… and loving it! As some of you may remember, we cut all electric to our house just days before moving in as part of having a new outside service installed. I got the well back online before we arrived, via a quick hack job (which fits the overall well setup quite nicely), but the water heater .. well, that required bringing power inside. An electrician friend suggested that the interior subpanel would be best located just past the back door on the wall between the rear bedroom and the kitchen.
So, that’s our destination, but the journey starts outside at the newly installed meter main. This exterior panel has slots for only 8 breakers (for exterior loads such as the well, and one day perhaps the barn, a shop, and a grid-tied photovoltaic system). It also has lugs to connect a 200A carrying cable for an interior load center. In the picture on the right you can see the huge red, white, and black cables connected into these lugs. These 4/0 gauge aluminum cables are obnoxious to work with, especially by flashlight in the cold. They don’t bend well at all, so you are fighting them for every inch. I also ended up sticking myself in the finger with a utility knife while stripping one. That was fun.
The cables in the previous picture are bundled into a 4 strand SER cable (two hots, one neutral, and a 2/0 bare ground) with sheathing for most of its journey. This cable goes through the wall and then down through the floor as shown. The hole through the wall was caulked between the panel and the siding. The cable is then protected by a plastic bushing I glued in place. I plan to spray-foam all the holes after inspection. An observant viewer will note that the cable sticks out into the room past the 2×4 wall framing. This would normally be a problem, except that I plan to double-stud insulate all exterior walls in the house, so the cable will be well within the final wall assembly.
This whole install process actually started in the crawlspace. I wrestled 52 feet of that wrist-thick SER cable into this dusty, cramped space under our floor. With only about 9 inches of room under some beams, it wasn’t the most comfortable experience. Actually, comfort isn’t even on the chart. Rocks in your back, your head in the dirt, dead mice and spider webs everywhere … and a respirator to keep from sucking in all the fine dust that layers everything. Ughh! Unfortunately, I think I’ll probably get pretty familiar with our crawlspace. Although I don’t plan to run any electric circuits or water lines through it, the drain lines will remain and I still need to shore up some sagged areas of the floor.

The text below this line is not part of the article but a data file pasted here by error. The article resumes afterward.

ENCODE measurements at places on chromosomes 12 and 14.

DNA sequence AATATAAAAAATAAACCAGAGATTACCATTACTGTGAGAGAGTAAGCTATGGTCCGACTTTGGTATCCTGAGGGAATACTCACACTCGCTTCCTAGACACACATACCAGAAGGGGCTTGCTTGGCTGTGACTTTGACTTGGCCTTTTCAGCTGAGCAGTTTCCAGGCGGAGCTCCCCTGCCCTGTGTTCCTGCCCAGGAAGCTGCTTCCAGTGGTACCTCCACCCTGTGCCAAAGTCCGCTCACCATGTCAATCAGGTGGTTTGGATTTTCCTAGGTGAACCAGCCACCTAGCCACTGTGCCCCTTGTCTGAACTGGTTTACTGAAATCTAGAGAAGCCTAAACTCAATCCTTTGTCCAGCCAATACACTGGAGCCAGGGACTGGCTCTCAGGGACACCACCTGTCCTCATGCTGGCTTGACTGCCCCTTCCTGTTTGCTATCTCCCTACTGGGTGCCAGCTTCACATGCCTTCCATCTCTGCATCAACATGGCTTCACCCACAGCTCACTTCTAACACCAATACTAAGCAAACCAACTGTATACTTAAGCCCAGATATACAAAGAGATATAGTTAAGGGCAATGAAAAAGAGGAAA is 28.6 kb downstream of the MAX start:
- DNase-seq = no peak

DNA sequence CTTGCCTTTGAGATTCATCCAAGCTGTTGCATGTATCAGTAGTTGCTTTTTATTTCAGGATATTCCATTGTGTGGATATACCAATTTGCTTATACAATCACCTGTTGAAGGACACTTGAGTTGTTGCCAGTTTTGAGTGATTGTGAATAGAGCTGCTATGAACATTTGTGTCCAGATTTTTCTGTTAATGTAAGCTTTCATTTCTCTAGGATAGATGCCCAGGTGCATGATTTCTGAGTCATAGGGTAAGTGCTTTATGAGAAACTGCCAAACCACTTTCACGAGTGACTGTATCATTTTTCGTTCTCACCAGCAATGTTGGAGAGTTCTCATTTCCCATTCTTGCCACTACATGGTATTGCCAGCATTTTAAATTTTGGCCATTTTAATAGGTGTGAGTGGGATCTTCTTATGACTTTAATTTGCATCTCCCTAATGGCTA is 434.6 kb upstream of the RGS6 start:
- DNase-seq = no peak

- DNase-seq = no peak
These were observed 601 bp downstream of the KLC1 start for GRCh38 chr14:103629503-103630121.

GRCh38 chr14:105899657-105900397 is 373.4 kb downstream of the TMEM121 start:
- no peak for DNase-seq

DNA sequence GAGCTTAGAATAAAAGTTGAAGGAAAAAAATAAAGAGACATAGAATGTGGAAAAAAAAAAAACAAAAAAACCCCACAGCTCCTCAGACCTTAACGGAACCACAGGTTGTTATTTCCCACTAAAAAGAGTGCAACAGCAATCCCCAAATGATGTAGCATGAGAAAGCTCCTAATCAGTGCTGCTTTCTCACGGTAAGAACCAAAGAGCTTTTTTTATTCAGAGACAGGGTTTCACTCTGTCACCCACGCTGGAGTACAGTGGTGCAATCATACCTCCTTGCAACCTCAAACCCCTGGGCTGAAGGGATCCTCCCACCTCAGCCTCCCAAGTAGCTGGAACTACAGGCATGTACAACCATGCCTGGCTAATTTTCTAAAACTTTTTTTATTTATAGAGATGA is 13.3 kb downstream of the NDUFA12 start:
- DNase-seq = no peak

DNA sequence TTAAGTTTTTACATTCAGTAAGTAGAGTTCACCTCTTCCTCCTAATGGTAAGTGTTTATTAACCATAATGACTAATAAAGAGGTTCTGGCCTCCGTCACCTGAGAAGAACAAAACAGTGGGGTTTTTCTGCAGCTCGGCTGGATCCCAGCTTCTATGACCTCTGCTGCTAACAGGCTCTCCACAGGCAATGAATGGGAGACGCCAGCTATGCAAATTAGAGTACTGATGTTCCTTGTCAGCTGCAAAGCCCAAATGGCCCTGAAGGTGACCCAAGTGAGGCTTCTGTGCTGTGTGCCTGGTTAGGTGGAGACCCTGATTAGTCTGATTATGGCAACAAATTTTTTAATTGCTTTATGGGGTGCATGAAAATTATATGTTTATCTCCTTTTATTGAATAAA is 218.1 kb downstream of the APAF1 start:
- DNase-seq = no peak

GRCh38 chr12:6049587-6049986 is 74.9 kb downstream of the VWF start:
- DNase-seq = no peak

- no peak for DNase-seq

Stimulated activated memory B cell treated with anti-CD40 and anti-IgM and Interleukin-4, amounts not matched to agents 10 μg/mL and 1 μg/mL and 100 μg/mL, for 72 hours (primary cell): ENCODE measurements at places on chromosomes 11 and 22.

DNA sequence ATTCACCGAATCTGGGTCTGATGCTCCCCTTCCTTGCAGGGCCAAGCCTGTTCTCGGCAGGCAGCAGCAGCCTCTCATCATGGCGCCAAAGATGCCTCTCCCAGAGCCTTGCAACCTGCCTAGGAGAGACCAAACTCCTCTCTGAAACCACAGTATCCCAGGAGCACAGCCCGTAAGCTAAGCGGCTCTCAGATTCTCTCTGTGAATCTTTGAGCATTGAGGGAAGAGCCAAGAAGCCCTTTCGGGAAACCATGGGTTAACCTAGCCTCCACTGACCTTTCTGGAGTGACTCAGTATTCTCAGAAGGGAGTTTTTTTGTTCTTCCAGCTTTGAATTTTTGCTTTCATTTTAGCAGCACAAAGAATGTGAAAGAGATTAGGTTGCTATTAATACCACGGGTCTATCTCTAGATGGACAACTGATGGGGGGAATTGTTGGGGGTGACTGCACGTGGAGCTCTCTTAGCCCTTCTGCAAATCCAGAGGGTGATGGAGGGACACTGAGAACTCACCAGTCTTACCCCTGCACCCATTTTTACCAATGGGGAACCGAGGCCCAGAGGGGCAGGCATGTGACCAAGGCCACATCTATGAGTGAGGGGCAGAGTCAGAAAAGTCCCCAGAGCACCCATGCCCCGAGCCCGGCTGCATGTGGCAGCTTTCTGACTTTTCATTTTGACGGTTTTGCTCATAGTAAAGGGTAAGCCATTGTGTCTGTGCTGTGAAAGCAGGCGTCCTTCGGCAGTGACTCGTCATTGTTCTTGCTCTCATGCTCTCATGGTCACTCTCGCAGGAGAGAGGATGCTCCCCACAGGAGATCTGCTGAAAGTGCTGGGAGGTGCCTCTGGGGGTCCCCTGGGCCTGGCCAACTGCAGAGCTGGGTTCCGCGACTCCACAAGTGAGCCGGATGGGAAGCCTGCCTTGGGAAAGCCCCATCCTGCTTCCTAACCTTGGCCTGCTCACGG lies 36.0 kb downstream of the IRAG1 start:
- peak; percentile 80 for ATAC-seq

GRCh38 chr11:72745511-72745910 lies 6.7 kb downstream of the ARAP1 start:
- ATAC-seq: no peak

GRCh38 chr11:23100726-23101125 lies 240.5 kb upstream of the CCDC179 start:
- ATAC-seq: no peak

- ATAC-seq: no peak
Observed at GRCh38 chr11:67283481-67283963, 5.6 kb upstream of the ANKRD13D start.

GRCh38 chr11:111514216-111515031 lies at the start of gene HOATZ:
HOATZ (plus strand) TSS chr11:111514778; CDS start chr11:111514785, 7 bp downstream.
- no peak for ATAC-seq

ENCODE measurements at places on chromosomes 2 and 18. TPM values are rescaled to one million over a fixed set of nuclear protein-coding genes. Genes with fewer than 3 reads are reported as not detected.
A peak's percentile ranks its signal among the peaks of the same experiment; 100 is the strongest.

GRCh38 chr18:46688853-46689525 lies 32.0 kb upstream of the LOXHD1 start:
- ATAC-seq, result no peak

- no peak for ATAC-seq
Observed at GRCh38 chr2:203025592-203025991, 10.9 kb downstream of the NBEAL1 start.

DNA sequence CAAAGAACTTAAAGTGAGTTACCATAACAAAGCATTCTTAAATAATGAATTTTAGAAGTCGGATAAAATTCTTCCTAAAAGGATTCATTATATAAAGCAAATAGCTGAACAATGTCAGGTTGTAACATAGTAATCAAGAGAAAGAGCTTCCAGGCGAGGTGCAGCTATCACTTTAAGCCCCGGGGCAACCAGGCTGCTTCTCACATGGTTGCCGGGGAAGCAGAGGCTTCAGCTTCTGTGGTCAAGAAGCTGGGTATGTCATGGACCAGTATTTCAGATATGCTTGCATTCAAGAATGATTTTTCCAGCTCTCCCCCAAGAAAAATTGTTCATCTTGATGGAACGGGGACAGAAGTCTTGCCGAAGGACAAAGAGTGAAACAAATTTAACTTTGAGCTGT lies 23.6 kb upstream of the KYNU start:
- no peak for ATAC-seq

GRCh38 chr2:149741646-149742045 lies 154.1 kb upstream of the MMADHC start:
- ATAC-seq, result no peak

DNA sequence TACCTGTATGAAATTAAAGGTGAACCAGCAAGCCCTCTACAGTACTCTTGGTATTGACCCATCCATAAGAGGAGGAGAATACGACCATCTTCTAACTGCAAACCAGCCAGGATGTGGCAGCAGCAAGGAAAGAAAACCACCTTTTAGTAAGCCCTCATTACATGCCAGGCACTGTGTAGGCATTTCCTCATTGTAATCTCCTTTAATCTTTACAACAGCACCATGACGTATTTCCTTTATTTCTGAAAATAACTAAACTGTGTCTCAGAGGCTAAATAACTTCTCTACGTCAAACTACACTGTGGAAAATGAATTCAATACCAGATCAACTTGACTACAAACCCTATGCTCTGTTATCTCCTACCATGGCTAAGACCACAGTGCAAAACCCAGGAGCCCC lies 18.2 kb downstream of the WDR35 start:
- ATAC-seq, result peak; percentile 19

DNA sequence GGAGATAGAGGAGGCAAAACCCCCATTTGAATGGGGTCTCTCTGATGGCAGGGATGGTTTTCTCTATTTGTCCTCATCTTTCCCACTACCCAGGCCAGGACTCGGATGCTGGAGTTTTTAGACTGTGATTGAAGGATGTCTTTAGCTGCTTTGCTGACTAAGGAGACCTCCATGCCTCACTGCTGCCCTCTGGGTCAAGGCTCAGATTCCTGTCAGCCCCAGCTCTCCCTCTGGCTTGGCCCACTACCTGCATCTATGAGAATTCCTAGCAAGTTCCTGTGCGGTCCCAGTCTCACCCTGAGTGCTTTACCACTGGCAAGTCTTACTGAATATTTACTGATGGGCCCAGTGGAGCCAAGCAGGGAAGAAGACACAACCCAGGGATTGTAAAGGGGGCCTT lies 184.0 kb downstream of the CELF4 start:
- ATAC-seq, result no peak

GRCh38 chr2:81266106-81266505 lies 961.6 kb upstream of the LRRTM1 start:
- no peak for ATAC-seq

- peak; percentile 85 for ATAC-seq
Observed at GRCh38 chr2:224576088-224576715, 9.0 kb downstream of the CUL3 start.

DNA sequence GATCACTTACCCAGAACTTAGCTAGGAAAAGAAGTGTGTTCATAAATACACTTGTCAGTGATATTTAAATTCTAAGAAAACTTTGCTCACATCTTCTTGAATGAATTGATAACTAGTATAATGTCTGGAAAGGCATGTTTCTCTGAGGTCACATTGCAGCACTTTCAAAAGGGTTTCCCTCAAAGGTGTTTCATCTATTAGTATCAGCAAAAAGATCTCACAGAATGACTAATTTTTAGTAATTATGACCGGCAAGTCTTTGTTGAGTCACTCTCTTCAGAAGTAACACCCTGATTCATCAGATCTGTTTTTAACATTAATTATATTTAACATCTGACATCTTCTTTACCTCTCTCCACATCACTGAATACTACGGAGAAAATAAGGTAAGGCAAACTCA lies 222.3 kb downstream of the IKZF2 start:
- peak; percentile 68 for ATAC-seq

This is the only shot I have of the actual cable installed. Good tools don’t mind a little dirt. Digital cameras — not so forgiving. The cable is that twisted object in the top center of the frame. After I dragged all the cable into the crawl I pulled it over the beams along a floor joist and then pushed it up the first hole (after some chiseling to round out the opening). I then took the other end down the floor joist into the area below the kitchen, turned a corner, and ran along the bottom of the floor joists and up into the other hole by the back door. It’s strapped in place every 4 feet or less. I wonder if the electrical inspector will crawl around here to see if I did this part right?
From the crawlspace the cable returns to the land of the living through a hole below the subpanel I installed a couple days ago. It enters though a clamp at the bottom, the sheathing is then stripped, and each individual cable runs off to its respective lug. As this is a subpanel, the ground is bounded to the panel box and the neutral is kept isolated. The reasons for this never made sense to me until I read Rex Cauldwell’s explanation in the book Wiring A House.
Finally, here on the left is the installed panel, complete with one 30A circuit running to the water heater. This is a temporary circuit, as I’m not keeping the water heater in it’s present location. Technically, I should have got this subpanel inspected before I added a circuit. If you’ve read some of my past posts, you know my opinion of the Lane County building department. The electrical inspection process is especially designed to be inconvenient for homeowners. You are supposed to have all circuits run and the grounds bounded and inspected before you apply power to any of them. This really isn’t practical for a homeowner living in the space they are working on.
Anyway .. short story long, about 30 minutes after I threw the main breaker back on there was hot water coming out of the tap, and about 2 hours later Robin had drawn a big steaming tub full of water for her first official bath of the new house. Given that our indoor air temperature on the first floor is probably in the 40s, it was a very steamy bath.